Volume 7, Number 3—June 2001
Seasonal Variation in Host Susceptibility and Cycles of Certain Infectious Diseases
|Pathogens peak at characteristic times in all seasons of the year||Winter: influenza, pneumococcus, rotavirus Spring: RSV, measles Summer: polio, other enteroviruses Fall: parainfluenza virus type 1|
|Timing and duration of peaks for each pathogen are similar from year to year||Measles: regular pattern since 1703 (1) Influenza: annual peak varies by only 5 to 10 weeks in the United States (6)|
|Onset of epidemics often occurs simultaneously in areas that are geographically dispersed and have different weather conditions and diverse populations||Influenza: simultaneous outbreaks across North America, 16 European countries, and 6 Chinese provinces (7) Pneumococcus: simultaneous outbreaks in seven surveillance areas (8)|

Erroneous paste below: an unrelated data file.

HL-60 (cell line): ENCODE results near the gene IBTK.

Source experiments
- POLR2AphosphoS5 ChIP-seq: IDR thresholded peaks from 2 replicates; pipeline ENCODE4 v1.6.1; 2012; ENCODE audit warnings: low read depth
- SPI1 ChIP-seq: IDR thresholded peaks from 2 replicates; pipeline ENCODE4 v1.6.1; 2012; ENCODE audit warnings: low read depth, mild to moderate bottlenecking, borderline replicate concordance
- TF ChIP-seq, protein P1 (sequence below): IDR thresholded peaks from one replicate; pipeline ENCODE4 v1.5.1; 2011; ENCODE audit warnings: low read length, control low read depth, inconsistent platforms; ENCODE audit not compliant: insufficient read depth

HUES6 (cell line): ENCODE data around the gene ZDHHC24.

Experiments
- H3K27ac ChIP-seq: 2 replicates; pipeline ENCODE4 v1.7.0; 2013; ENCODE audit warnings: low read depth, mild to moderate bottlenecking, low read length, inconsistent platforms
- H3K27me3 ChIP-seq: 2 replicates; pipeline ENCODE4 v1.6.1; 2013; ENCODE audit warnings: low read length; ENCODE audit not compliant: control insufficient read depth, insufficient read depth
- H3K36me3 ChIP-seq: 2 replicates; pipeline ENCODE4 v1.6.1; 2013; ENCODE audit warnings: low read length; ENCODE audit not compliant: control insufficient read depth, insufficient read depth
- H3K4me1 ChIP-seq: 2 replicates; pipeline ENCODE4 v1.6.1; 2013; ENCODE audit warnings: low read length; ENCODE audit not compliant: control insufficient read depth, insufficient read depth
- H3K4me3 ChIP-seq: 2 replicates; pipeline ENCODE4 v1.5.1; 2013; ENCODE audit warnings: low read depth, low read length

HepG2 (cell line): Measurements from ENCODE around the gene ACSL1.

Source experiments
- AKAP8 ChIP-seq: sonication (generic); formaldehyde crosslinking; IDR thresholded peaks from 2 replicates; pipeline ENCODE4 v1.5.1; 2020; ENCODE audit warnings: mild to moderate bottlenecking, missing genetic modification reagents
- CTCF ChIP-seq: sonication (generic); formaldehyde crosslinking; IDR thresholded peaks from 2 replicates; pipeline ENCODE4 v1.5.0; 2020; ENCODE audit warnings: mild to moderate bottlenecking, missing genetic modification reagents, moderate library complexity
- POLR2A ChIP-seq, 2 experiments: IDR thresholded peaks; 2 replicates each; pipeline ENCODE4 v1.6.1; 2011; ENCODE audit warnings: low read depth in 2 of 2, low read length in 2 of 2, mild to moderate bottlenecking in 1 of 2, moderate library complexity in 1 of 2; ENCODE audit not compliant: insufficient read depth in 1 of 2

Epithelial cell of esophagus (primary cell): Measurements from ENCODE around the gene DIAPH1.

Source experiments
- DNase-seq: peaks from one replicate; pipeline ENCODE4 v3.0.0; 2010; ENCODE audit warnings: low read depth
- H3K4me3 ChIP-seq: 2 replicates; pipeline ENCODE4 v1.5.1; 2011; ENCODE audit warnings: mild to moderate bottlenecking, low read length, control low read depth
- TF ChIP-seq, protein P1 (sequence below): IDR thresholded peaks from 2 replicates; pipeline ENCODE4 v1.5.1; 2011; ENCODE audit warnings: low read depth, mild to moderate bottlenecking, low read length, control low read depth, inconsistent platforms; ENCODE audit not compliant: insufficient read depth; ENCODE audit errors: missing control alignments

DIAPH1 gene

|Latitude is a critical determinant of timing and magnitude of peaks||An increasing magnitude of seasonal peaks as distance from the equator increases has been documented for polio (9) and rotavirus (10) and reported for influenza (11).|
|Pathogens can be detected in the off-season despite lower incidence of disease and virtual absence of epidemics||Meningococcus: no decrease in carriage in the off-season, despite absence of epidemic disease (12) RSV: sporadic summer viral isolation but no epidemic spread (13) Influenza: sporadic summer isolation, occasional clusters of disease without epidemic spread (14)|
RSV = respiratory syncytial virus. RSV peaks in the winter or spring in the United States, depending on location. For simplicity, it is listed here as a spring pathogen.
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